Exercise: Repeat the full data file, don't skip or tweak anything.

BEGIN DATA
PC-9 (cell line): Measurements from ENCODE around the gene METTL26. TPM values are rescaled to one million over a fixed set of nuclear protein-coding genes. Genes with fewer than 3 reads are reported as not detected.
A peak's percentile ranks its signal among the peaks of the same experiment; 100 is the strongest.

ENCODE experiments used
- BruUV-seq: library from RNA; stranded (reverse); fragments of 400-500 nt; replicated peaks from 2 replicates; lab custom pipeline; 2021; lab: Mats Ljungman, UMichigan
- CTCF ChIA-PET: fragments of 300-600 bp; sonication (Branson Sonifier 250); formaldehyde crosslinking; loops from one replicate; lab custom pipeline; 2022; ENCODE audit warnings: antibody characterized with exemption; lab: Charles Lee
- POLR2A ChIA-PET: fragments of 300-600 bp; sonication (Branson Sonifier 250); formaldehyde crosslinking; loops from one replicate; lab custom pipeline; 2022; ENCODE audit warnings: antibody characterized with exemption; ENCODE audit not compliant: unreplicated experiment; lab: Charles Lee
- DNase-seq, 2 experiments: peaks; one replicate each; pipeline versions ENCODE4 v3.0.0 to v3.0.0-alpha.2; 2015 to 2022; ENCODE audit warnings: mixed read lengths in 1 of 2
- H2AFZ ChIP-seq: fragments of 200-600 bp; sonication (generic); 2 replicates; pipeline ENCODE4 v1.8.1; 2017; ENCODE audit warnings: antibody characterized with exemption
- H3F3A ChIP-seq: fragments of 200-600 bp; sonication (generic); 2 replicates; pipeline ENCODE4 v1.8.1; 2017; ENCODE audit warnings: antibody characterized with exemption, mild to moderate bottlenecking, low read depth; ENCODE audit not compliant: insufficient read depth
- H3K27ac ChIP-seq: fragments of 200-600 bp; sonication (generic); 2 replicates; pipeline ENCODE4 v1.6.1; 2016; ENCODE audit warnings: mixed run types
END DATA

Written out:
PC-9 (cell line): Measurements from ENCODE around the gene METTL26. TPM values are rescaled to one million over a fixed set of nuclear protein-coding genes. Genes with fewer than 3 reads are reported as not detected.
A peak's percentile ranks its signal among the peaks of the same experiment; 100 is the strongest.

ENCODE experiments used
- BruUV-seq: library from RNA; stranded (reverse); fragments of 400-500 nt; replicated peaks from 2 replicates; lab custom pipeline; 2021; lab: Mats Ljungman, UMichigan
- CTCF ChIA-PET: fragments of 300-600 bp; sonication (Branson Sonifier 250); formaldehyde crosslinking; loops from one replicate; lab custom pipeline; 2022; ENCODE audit warnings: antibody characterized with exemption; lab: Charles Lee
- POLR2A ChIA-PET: fragments of 300-600 bp; sonication (Branson Sonifier 250); formaldehyde crosslinking; loops from one replicate; lab custom pipeline; 2022; ENCODE audit warnings: antibody characterized with exemption; ENCODE audit not compliant: unreplicated experiment; lab: Charles Lee
- DNase-seq, 2 experiments: peaks; one replicate each; pipeline versions ENCODE4 v3.0.0 to v3.0.0-alpha.2; 2015 to 2022; ENCODE audit warnings: mixed read lengths in 1 of 2
- H2AFZ ChIP-seq: fragments of 200-600 bp; sonication (generic); 2 replicates; pipeline ENCODE4 v1.8.1; 2017; ENCODE audit warnings: antibody characterized with exemption
- H3F3A ChIP-seq: fragments of 200-600 bp; sonication (generic); 2 replicates; pipeline ENCODE4 v1.8.1; 2017; ENCODE audit warnings: antibody characterized with exemption, mild to moderate bottlenecking, low read depth; ENCODE audit not compliant: insufficient read depth
- H3K27ac ChIP-seq: fragments of 200-600 bp; sonication (generic); 2 replicates; pipeline ENCODE4 v1.6.1; 2016; ENCODE audit warnings: mixed run types